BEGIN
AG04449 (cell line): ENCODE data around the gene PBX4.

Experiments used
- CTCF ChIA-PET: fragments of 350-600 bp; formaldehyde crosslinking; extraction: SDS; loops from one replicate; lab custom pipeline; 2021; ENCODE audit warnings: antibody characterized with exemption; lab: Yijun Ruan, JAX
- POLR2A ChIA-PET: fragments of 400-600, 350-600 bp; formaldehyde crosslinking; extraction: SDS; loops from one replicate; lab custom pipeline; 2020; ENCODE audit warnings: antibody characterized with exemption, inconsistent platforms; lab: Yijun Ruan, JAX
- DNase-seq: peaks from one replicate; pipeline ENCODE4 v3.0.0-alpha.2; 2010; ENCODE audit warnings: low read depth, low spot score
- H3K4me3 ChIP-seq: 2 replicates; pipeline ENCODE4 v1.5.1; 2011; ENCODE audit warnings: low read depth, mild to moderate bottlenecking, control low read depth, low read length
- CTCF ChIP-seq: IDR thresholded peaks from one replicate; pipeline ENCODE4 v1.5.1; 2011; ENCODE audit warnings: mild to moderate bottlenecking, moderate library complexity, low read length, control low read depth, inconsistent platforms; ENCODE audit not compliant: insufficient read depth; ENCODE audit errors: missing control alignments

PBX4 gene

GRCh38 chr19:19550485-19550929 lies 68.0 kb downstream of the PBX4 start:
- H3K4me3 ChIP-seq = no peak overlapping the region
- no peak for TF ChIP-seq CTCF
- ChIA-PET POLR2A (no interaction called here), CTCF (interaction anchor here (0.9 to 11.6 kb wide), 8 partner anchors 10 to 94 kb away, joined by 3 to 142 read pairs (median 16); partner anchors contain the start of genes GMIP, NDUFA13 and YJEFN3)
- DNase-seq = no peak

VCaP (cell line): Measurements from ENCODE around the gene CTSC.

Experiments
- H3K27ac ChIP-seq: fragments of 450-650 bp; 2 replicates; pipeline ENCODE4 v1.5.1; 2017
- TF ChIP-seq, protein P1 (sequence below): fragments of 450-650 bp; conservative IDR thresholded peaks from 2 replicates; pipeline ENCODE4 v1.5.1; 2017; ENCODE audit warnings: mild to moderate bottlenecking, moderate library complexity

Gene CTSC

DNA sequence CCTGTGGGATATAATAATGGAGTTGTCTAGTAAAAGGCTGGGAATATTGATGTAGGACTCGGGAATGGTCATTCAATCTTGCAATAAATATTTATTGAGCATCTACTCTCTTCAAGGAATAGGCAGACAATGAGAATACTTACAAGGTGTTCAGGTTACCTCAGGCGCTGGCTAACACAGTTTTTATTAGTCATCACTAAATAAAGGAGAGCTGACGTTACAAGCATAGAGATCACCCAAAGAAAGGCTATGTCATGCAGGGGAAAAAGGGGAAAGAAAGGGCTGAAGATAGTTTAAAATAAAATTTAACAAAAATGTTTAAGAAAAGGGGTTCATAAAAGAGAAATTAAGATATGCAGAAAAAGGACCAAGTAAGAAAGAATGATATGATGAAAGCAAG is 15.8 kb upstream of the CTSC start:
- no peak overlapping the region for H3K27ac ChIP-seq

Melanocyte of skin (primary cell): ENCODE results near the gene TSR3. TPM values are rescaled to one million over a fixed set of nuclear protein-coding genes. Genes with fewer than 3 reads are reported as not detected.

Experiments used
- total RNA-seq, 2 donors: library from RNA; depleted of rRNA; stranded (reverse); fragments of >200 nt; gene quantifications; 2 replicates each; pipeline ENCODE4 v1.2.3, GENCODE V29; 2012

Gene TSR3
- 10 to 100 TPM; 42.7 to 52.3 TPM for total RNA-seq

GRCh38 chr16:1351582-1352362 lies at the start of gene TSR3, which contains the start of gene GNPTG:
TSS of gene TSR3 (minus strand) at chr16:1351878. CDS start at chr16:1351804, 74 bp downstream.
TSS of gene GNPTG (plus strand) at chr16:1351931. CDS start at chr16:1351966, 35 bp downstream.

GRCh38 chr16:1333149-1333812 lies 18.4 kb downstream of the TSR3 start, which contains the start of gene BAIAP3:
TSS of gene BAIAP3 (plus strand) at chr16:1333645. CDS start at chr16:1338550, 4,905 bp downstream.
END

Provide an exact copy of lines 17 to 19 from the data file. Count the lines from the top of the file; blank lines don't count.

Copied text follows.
- TF ChIP-seq, protein P1 (sequence below): fragments of 450-650 bp; conservative IDR thresholded peaks from 2 replicates; pipeline ENCODE4 v1.5.1; 2017; ENCODE audit warnings: mild to moderate bottlenecking, moderate library complexity

Gene CTSC

DNA sequence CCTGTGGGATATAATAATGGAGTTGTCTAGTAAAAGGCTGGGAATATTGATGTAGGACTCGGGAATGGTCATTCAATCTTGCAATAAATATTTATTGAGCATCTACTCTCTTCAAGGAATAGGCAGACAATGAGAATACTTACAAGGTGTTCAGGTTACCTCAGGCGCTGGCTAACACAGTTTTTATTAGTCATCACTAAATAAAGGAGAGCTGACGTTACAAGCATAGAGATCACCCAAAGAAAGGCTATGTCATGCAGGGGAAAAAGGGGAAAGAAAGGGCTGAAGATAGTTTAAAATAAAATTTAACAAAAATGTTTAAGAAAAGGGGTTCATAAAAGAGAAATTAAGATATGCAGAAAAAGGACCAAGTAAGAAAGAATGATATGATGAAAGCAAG is 15.8 kb upstream of the CTSC start: